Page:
7-chloro-1-tetralone [Formula V; R1 =R2 =R4 =H;R3 =Cl] (27.56 g, 0.153 mole) dissolved in 445 mL dry tert-butanol was added over a one hour period to a solution of freshly sublimed potassium tert-butoxide (102.7 g, 0.916 mole) in 1.15L of dry tert-butanol saturated with oxygen at room temperature. Oxygen was bubbled through the solution for two hours after completion of the addition. The mixture was poured into stirred ice cold hydrochloric acid (1.9L, 2N) and extracted with diethyl ether. The ethereal extracts were concentrated in vacuo to give a yellow solid which was triturated with ethyl acetate. The solid was filtered off, washed with water and vacuum dried (25° C., 15 Pa). 10.5 g of yellow solid was then taken up in 0.5 L of hot ethyl acetate and the solution concentrated to 50 mL. Crystallization was initiated by cooling the solution in an ice bath. The solid was filtered off, washed with cold ethyl acetate and hexane. After vacuum drying, (25° C., 15 Pa), 7.10 g (22%) of yellow plates were obtained; mp 215°-216.5° C.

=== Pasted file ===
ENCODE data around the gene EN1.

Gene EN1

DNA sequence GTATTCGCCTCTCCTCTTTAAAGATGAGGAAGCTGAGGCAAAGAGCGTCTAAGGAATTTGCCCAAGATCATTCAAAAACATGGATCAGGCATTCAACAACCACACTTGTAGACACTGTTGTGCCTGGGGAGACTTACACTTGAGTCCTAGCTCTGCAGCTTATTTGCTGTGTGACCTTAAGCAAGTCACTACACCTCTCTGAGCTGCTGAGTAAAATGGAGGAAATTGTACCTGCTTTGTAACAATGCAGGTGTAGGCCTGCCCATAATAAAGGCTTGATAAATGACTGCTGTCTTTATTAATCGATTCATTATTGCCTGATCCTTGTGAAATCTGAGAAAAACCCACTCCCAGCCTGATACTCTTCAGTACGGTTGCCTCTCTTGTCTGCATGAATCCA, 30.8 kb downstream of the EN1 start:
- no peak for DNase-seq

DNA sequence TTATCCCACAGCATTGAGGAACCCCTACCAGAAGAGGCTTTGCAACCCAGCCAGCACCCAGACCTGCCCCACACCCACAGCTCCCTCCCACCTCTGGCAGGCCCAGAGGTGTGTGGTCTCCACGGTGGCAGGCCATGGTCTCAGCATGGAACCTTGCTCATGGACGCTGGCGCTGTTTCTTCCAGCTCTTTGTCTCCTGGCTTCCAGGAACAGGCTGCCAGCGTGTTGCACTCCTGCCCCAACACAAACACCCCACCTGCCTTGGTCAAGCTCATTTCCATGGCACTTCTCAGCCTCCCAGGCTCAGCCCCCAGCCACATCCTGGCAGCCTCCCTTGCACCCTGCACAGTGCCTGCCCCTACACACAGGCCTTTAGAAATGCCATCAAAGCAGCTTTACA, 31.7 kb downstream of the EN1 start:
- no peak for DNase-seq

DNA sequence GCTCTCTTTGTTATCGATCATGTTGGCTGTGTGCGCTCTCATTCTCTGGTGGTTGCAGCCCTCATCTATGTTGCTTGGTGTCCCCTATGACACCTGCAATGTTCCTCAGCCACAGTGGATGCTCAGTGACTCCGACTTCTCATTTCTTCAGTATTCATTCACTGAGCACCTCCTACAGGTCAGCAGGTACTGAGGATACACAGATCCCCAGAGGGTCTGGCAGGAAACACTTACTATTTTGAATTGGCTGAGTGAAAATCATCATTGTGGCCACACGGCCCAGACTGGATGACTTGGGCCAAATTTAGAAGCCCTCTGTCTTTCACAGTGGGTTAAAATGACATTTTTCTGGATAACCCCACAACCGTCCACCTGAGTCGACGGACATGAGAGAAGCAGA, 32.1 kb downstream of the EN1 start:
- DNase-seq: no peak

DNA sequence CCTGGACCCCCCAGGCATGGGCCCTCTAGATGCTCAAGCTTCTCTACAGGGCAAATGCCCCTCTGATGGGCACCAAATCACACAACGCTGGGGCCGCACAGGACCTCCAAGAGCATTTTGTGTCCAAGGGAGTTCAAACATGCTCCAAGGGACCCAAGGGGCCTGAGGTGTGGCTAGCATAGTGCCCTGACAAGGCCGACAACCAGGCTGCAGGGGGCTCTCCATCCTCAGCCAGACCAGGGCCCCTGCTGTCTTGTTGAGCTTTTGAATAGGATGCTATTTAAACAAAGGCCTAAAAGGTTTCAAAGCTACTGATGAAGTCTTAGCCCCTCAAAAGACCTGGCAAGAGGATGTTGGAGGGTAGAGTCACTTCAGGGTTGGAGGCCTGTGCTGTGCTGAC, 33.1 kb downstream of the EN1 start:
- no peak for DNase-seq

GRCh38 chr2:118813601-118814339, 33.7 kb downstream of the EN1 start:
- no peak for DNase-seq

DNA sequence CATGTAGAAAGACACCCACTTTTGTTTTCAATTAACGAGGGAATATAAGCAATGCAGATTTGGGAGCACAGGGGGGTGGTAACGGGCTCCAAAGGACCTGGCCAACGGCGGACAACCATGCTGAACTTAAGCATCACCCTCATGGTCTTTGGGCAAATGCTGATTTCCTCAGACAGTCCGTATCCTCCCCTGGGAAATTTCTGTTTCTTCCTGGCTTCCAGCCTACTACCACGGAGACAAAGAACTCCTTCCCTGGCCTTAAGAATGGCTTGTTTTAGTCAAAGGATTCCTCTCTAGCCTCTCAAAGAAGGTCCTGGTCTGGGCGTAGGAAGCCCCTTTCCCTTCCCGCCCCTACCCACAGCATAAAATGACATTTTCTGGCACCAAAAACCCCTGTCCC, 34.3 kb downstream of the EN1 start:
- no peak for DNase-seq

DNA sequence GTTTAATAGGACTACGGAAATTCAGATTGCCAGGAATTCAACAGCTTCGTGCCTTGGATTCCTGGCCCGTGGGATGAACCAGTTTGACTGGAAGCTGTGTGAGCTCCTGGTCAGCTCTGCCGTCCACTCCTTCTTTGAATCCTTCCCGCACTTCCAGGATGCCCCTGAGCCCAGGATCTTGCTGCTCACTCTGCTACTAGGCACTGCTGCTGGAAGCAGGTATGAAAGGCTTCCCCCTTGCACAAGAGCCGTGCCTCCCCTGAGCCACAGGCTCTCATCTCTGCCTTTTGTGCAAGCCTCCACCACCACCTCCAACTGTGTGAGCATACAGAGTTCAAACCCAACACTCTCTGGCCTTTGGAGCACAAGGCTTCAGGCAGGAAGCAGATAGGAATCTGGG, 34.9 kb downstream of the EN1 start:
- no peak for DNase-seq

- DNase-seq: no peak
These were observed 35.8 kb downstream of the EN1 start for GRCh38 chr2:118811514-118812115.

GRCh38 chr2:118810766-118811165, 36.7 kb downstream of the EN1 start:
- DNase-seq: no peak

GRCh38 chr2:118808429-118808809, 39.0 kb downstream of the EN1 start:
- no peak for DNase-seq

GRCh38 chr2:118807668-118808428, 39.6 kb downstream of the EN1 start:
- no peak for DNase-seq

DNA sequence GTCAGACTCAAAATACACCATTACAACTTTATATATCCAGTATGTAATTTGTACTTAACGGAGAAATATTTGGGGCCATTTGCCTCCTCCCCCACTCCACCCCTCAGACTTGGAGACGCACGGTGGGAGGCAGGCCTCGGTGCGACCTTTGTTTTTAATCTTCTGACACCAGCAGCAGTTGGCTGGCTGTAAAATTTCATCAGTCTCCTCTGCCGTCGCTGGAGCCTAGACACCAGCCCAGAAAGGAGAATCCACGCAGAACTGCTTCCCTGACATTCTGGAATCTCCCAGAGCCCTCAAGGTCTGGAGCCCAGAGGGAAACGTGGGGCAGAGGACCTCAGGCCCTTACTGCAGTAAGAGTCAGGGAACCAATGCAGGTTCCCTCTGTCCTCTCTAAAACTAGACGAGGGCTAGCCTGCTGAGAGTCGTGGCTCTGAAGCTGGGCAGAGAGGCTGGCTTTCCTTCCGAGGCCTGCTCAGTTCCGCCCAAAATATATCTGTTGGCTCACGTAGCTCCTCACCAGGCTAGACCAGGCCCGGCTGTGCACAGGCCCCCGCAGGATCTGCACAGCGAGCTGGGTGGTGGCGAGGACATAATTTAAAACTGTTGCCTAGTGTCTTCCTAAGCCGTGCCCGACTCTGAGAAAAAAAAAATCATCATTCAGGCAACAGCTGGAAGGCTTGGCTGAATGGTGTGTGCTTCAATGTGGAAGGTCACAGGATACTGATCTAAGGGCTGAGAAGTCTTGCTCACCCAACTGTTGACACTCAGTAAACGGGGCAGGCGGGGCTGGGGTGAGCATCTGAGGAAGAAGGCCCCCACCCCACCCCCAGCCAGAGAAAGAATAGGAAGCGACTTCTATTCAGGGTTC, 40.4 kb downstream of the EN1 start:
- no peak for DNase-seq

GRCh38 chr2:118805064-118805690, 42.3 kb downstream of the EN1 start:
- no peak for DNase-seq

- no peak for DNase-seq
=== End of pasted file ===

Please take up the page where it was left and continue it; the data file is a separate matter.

1-tetralones were prepared by the method of Newman and Seshadri, (M. S. Newman and S. Seshadri, J. Org. Chem., 27, 76 (1962). 2-tetralones were prepared by the method of Rosovsky et al, J. Org. Chem., 33, 4288 (1968). 5,7-dibromo-2-tetralone was prepared using 3,5-dibromobenzyl bromide prepared in the following way.
3,5-dibromotoluene (78.92 g, 0.316 mole) was dissolved in 1.27 L of carbon tetrachloride; to this solution was added N-bromosuccinimide (61.65 g, 0.346 mole) at room temperature. A portion of dibenzoyl peroxide (0.6 g, 0.008 equivalents) was added and the solution heated to reflux temperature for 2.5 hours. The reaction mixture was cooled to room temperature, filtered and the solvent removed in vacuo to yield a solid. The solid was dissolved in 200 mL of warm hexane, filtered and cooled to room temperature. Crystallizations ensued; the crystals were filtered off and washed with cold hexane and air dried to give 45.15 g (44%) of 3,5-dibromobenzyl bromide. 1 H-NMR(CDCl3); δ 7.6 (1H), 7.47 (2H), 4.36 (2H).